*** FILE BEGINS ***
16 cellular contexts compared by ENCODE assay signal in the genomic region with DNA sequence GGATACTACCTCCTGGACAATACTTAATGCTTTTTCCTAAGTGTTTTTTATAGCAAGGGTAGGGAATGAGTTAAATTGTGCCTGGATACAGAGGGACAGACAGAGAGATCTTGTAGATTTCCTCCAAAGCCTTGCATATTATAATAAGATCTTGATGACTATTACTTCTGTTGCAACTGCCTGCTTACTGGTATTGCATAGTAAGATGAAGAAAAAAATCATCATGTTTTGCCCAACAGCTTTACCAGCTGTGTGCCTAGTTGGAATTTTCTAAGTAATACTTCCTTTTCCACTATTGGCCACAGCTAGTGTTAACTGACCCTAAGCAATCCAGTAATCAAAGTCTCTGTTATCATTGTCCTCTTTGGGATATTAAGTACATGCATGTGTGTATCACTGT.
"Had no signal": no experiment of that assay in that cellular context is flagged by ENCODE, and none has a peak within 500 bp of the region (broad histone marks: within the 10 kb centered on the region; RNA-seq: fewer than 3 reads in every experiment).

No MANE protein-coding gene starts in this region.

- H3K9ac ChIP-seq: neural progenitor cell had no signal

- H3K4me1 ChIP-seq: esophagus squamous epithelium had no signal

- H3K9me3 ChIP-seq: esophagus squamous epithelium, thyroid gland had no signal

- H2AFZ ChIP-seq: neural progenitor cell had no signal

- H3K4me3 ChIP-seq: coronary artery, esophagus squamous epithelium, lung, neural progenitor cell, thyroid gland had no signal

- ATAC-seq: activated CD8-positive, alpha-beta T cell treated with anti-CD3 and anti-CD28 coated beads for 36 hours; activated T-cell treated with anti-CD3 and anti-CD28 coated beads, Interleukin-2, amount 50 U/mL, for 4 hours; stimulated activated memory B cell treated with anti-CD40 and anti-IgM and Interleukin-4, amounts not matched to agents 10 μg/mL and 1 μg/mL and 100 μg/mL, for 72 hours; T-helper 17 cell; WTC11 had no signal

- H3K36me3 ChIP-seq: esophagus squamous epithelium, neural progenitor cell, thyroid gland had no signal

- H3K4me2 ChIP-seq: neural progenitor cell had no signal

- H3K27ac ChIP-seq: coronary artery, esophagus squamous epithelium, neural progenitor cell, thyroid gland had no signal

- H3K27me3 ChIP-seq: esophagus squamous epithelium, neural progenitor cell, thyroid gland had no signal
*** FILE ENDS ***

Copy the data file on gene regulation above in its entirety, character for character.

16 cellular contexts compared by ENCODE assay signal in the genomic region with DNA sequence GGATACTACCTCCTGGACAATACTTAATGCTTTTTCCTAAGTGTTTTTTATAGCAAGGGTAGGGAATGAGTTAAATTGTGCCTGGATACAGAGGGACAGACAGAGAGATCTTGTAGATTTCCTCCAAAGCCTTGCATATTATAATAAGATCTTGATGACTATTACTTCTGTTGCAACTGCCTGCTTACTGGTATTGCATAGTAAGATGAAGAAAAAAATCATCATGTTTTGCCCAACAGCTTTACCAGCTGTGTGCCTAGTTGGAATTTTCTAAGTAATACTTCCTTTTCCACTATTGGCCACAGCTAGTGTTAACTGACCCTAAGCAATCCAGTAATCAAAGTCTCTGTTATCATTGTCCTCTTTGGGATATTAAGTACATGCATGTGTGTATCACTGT.
"Had no signal": no experiment of that assay in that cellular context is flagged by ENCODE, and none has a peak within 500 bp of the region (broad histone marks: within the 10 kb centered on the region; RNA-seq: fewer than 3 reads in every experiment).

No MANE protein-coding gene starts in this region.

- H3K9ac ChIP-seq: neural progenitor cell had no signal

- H3K4me1 ChIP-seq: esophagus squamous epithelium had no signal

- H3K9me3 ChIP-seq: esophagus squamous epithelium, thyroid gland had no signal

- H2AFZ ChIP-seq: neural progenitor cell had no signal

- H3K4me3 ChIP-seq: coronary artery, esophagus squamous epithelium, lung, neural progenitor cell, thyroid gland had no signal

- ATAC-seq: activated CD8-positive, alpha-beta T cell treated with anti-CD3 and anti-CD28 coated beads for 36 hours; activated T-cell treated with anti-CD3 and anti-CD28 coated beads, Interleukin-2, amount 50 U/mL, for 4 hours; stimulated activated memory B cell treated with anti-CD40 and anti-IgM and Interleukin-4, amounts not matched to agents 10 μg/mL and 1 μg/mL and 100 μg/mL, for 72 hours; T-helper 17 cell; WTC11 had no signal

- H3K36me3 ChIP-seq: esophagus squamous epithelium, neural progenitor cell, thyroid gland had no signal

- H3K4me2 ChIP-seq: neural progenitor cell had no signal

- H3K27ac ChIP-seq: coronary artery, esophagus squamous epithelium, neural progenitor cell, thyroid gland had no signal

- H3K27me3 ChIP-seq: esophagus squamous epithelium, neural progenitor cell, thyroid gland had no signal